Having just completed both his undergraduate and masters degree here in the Government Department, Peter Wilson reflects on his time here at the school and provides a few tips for new LSE students.

You have completed both your UG and MSc here in the LSE Department of Government. What has been the highlight of your time at LSE?

I have had a fantastic time throughout my four years at LSE, so it is hard to pick just one highlight. If I did have to choose, however, it would have to be taking the Foundations of Political Theory module (GV408) in the first term of my masters. Firstly, it was my introduction to everyone on my masters course as every Political Theorist is required to take it, and so it was the start of many of the great friendships I made over the year. Secondly, academically it took my Political Theory knowledge to another level by giving me a really strong understanding of some of the key foundational methodological debates in the field. Finally, the professors teaching it, Kai Spiekermann and Christian List, were wonderful. They are great lecturers and lead really good class discussions. Kai was my undergraduate dissertation supervisor, and Christian was my master’s dissertation supervisor, so it was a great to have a module where they both taught me.

What has been your biggest achievement during your time at the school?

Without a doubt, my proudest moment at the LSE was being one of the three winners of the Department of Government Dissertation Prize for my undergraduate dissertation. I had really enjoyed the dissertation process and had worked hard on it throughout my final year as an undergraduate and it was amazing to have it all pay off and receive a prize for it at graduation. I didn’t even know that the prize even existed before I sat in my seat for the graduation ceremony, so it was a really nice surprise! It was the icing on the cake of a wonderful three years.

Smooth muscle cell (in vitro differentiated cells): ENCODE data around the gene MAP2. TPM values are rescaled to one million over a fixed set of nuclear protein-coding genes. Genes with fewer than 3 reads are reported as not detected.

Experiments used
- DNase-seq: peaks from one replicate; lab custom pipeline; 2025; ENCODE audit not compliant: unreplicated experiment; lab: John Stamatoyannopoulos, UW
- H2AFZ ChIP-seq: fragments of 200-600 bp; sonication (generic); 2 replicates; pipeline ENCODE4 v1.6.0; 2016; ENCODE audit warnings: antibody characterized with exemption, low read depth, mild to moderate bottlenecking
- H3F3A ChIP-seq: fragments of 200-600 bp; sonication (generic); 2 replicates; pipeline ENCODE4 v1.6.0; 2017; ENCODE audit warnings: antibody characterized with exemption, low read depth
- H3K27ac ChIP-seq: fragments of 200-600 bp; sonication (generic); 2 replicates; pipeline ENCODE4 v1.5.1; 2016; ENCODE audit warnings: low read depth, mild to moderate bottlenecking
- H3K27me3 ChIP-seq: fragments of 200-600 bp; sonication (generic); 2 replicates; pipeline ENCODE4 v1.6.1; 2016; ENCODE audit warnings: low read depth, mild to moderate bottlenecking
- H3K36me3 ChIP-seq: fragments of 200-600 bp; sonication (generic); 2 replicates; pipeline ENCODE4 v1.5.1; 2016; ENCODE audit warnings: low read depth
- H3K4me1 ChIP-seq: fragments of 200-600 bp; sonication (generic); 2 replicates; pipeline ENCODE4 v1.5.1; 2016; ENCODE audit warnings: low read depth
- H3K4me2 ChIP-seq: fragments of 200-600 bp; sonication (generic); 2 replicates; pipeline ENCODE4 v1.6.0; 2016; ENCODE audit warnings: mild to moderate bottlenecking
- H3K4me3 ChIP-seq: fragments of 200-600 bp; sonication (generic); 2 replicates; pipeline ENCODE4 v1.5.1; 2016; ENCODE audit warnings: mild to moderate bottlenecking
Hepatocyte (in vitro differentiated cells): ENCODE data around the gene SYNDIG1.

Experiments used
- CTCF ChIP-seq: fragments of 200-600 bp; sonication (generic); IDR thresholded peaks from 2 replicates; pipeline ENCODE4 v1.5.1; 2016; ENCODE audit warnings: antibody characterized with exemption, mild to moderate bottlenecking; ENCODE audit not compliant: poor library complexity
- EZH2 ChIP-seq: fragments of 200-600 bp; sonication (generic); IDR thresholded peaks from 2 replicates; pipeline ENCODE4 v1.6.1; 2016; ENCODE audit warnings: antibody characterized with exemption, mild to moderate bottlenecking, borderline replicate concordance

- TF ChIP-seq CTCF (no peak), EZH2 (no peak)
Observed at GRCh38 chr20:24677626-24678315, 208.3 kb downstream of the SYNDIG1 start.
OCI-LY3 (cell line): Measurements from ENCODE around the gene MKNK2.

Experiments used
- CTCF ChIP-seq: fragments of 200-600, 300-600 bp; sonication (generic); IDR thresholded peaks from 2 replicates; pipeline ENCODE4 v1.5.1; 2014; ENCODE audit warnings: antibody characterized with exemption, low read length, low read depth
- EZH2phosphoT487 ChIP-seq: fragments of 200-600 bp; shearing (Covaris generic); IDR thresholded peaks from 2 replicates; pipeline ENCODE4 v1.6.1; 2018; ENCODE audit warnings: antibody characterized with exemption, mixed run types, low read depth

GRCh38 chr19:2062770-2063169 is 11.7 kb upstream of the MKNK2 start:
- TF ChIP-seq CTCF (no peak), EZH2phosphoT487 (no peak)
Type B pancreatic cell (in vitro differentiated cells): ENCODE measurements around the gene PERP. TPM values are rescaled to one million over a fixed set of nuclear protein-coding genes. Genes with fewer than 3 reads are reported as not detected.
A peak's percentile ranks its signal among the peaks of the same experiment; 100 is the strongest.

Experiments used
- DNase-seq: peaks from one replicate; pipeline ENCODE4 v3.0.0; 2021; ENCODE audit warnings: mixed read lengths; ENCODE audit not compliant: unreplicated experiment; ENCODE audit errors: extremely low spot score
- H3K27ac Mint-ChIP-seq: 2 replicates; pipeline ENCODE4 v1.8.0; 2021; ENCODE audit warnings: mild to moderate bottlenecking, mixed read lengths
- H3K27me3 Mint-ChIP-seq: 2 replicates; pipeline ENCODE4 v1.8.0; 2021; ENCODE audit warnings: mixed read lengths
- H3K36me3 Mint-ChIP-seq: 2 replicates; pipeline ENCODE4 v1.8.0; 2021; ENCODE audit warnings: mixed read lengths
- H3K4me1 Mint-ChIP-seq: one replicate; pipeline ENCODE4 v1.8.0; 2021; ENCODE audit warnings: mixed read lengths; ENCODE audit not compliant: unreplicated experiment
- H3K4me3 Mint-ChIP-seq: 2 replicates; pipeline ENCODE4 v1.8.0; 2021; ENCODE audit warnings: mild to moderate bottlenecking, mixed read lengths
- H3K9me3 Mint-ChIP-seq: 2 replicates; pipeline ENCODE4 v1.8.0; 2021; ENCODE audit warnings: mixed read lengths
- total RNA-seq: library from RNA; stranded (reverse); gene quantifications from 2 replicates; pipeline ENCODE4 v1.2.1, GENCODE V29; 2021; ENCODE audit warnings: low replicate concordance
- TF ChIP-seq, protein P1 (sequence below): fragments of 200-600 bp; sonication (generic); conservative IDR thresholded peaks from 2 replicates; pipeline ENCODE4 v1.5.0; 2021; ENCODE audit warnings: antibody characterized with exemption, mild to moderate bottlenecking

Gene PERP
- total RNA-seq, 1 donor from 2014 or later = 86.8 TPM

What advice would you give to our new students?

My biggest piece of advice for new students would be the following: look into all that LSE has to offer and capitalise on it. It is easy to miss out on amazing opportunities if you aren’t proactive and take the time to take a proper look at the incredible number of services and activities LSE offers. At one point I needed to improve my excel skills for a summer internship. After a little searching I found out that LSE offers a huge variety of IT training courses. In my final year, I was looking to try a new activity. I came across the LSE Canoe Club, and the next weekend I was having a great time on the water playing Canoe Polo. If there is some activity you want to try, a skill you need to acquire or help you need LSE almost certainly offers it if you take the time to look for it. My mistake in my first year was thinking that all this would fall into my lap. Your LSE experience is what you make of it, so take advantage of all the benefits while you can!

How has LSE shaped your next steps?

LSE has been very important in helping me figure out the future path I want to pursue. The research assistant role the Department of Government offered to me in the summer of my first year helped me see that I am passionate about research. Since then, the careers department has provided me with a lot of useful advice on different research career paths and on applications for internships and jobs. Perhaps more than anything, however, my academic experience and the mentoring I have had from the professors in the Department of Government has left me in a great position to (at some point) pursue academia further if I so choose.

What are your future career plans?

For the moment I am searching for jobs relating to policy research, and have mainly been looking at jobs in think tanks or non-profit organisations. In the long term, however, I can imagine myself being tempted back into academia and pursuing a PhD in Political Theory.

Peter Wilson is a former MSc Political Theory and BSc Politics and Philosophy student in the LSE Government Department.




Note: this article gives the views of the author, and not the position of the LSE Department of Government, nor of the London School of Economics.